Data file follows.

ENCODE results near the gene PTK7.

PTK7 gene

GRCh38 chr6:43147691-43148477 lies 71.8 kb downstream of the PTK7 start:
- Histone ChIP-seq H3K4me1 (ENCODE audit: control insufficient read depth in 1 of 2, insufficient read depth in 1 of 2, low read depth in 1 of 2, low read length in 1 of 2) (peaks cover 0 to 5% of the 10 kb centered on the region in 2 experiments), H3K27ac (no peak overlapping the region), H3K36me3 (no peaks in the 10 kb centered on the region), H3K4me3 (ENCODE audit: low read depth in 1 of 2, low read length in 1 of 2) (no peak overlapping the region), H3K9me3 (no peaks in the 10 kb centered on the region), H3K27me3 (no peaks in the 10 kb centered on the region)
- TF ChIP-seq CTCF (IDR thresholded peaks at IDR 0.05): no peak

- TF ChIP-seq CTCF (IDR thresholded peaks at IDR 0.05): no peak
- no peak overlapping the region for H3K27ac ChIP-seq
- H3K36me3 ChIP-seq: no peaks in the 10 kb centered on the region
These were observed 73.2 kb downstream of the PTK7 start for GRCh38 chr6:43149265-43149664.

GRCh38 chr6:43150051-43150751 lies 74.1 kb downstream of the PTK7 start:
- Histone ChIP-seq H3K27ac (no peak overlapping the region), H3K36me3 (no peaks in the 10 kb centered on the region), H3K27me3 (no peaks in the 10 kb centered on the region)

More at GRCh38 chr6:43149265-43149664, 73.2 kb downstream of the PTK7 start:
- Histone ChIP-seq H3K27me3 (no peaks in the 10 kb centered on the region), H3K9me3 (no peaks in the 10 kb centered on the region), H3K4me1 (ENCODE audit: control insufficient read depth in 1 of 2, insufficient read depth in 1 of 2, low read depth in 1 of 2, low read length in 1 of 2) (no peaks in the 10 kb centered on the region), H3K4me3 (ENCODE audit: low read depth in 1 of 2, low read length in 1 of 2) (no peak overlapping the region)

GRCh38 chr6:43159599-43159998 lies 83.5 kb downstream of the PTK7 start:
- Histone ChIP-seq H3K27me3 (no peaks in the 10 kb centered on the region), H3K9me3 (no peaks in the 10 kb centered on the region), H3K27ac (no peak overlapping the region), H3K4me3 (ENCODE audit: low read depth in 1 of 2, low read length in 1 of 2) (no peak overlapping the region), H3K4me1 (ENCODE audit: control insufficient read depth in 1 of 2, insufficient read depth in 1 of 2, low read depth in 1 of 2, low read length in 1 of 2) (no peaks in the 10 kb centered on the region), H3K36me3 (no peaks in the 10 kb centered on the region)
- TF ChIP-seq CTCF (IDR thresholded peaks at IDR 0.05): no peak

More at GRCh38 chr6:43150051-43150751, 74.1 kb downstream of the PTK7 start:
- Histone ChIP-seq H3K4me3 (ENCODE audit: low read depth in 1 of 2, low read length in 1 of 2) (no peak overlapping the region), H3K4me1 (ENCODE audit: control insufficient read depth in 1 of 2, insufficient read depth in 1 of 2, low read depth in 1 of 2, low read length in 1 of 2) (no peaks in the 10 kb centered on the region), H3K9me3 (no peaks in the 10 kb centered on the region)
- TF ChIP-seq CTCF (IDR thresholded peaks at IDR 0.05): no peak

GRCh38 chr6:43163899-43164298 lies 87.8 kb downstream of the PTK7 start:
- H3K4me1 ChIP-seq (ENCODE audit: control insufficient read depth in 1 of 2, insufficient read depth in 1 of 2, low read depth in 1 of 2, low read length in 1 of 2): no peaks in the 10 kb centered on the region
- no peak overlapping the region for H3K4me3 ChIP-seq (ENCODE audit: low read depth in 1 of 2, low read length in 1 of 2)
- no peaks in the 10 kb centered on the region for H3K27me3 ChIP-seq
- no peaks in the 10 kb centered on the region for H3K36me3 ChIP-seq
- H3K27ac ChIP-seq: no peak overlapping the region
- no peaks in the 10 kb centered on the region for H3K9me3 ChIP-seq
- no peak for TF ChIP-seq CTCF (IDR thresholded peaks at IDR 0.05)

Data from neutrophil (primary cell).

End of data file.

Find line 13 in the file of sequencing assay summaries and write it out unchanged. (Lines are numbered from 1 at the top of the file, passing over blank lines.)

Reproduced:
- Histone ChIP-seq H3K27me3 (no peaks in the 10 kb centered on the region), H3K9me3 (no peaks in the 10 kb centered on the region), H3K4me1 (ENCODE audit: control insufficient read depth in 1 of 2, insufficient read depth in 1 of 2, low read depth in 1 of 2, low read length in 1 of 2) (no peaks in the 10 kb centered on the region), H3K4me3 (ENCODE audit: low read depth in 1 of 2, low read length in 1 of 2) (no peak overlapping the region)